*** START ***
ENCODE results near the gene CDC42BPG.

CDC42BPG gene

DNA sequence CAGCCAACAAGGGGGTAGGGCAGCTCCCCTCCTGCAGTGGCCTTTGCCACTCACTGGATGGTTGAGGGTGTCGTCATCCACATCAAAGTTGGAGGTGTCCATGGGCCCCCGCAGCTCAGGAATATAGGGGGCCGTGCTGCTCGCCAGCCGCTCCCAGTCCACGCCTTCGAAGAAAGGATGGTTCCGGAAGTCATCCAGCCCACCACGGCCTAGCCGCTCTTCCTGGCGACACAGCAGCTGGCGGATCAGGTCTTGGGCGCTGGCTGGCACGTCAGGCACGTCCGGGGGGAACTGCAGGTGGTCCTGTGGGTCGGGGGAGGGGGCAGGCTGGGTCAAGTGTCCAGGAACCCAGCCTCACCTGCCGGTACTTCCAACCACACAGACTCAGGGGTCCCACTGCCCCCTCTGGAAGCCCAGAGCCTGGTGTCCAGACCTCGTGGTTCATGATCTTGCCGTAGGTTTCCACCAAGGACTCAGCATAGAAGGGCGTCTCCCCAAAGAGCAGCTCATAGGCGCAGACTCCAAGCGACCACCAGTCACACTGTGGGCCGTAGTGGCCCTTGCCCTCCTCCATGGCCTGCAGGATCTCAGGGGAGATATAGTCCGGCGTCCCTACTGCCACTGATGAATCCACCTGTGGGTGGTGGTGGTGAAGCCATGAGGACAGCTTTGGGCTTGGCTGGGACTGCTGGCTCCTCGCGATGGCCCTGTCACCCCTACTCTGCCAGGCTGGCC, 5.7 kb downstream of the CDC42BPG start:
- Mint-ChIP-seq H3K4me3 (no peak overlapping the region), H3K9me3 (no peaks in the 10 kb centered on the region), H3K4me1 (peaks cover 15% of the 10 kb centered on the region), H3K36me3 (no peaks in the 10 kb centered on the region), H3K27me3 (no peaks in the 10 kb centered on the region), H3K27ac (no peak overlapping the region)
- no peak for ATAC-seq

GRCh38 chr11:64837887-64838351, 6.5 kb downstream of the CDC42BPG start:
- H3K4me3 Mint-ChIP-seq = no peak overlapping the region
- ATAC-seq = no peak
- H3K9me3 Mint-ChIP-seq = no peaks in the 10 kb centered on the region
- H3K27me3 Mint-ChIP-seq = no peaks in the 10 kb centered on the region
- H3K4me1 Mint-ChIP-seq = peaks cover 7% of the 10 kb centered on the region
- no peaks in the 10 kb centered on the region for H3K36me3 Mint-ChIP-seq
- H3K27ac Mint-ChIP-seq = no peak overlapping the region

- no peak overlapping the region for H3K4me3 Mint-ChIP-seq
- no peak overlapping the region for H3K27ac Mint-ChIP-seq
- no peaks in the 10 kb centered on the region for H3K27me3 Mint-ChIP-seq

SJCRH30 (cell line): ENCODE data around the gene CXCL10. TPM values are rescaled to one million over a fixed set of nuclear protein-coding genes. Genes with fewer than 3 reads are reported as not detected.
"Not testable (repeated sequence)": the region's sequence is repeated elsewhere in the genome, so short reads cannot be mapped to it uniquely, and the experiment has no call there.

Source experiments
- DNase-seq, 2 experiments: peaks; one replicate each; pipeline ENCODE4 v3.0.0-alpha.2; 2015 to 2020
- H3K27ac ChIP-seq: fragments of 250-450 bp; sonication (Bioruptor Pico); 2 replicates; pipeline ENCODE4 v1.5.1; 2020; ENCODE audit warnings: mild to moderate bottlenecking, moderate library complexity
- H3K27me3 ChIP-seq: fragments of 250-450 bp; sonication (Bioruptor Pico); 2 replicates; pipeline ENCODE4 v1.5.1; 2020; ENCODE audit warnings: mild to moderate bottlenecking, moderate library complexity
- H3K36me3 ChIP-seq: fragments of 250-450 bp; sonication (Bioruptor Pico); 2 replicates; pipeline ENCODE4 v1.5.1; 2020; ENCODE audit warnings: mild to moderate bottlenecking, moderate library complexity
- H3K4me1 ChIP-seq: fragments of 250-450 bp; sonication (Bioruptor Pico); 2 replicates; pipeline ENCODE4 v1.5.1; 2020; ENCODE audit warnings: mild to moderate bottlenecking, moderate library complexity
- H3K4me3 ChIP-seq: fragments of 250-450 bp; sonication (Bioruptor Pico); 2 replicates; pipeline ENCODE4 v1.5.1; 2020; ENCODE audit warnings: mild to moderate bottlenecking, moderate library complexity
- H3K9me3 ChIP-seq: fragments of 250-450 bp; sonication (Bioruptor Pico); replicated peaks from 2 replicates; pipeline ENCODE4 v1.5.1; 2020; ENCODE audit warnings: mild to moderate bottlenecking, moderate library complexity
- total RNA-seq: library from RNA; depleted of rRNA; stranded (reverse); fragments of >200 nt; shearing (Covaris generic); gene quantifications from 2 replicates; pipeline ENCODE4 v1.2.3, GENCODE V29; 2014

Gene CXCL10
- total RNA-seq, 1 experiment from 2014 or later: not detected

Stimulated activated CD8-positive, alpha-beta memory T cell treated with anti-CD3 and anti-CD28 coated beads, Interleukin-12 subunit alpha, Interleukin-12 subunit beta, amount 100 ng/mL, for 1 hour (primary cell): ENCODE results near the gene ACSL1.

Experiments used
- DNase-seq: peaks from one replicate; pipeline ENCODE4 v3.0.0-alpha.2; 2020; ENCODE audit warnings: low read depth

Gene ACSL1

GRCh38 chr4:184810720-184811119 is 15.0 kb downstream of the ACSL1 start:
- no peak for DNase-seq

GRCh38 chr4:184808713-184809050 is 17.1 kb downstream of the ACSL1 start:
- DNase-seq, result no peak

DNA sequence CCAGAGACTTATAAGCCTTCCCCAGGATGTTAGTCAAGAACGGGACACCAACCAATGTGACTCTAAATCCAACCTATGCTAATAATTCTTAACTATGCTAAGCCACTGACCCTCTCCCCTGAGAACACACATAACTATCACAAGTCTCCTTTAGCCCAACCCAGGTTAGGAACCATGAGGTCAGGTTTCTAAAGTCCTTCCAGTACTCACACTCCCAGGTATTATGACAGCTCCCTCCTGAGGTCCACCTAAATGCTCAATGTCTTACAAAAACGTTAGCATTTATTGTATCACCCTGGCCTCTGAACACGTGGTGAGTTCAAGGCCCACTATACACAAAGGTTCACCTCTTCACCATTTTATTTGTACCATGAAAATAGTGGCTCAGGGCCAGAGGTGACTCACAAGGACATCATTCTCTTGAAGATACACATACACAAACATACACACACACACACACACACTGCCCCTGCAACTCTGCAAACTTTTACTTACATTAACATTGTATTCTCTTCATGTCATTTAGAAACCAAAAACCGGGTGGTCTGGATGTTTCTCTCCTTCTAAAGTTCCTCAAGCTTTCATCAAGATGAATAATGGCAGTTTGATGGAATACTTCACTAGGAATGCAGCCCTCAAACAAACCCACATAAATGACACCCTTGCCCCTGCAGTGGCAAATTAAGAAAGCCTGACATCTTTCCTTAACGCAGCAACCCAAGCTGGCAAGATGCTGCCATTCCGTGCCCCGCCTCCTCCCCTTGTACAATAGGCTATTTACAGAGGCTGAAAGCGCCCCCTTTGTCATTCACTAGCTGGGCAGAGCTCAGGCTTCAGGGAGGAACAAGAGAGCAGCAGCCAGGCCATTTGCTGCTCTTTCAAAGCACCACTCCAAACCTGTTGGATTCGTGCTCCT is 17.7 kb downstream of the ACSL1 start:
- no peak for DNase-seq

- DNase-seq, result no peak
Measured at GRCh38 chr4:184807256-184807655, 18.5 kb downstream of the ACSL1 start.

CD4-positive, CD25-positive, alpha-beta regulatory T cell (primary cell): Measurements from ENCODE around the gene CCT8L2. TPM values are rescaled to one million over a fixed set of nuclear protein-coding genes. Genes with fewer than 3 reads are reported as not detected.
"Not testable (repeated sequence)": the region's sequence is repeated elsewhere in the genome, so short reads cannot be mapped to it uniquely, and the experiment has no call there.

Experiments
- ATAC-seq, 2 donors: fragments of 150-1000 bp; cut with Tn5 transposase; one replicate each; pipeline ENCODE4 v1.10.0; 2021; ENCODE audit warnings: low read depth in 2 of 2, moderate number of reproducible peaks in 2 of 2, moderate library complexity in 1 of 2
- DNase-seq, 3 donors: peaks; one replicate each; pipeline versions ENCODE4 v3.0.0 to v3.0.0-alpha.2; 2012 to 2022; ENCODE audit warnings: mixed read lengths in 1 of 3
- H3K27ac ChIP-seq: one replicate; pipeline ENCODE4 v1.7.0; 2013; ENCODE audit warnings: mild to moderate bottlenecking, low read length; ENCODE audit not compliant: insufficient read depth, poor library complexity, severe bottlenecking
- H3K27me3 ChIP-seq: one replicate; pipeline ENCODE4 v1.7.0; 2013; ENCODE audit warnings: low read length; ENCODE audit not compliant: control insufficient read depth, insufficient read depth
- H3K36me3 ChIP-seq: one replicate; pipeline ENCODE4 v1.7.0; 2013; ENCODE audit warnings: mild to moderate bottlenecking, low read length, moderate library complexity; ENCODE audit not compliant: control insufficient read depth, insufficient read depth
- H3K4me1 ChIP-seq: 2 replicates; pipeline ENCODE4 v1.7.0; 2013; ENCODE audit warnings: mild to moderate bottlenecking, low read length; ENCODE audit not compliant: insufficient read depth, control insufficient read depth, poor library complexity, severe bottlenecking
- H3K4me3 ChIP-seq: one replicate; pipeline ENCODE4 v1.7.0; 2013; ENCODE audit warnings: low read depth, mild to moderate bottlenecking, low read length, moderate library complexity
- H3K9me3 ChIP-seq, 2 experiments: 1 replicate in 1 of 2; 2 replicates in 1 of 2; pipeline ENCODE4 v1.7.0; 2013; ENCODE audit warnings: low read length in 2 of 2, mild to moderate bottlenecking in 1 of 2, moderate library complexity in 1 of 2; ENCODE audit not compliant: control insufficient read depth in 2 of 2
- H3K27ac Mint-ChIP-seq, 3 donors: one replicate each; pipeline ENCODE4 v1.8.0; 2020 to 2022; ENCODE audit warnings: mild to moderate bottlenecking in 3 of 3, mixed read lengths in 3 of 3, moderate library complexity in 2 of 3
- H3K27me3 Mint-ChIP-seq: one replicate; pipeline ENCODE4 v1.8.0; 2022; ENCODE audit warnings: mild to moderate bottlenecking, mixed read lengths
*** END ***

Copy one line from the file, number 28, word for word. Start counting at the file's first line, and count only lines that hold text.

Gene CXCL10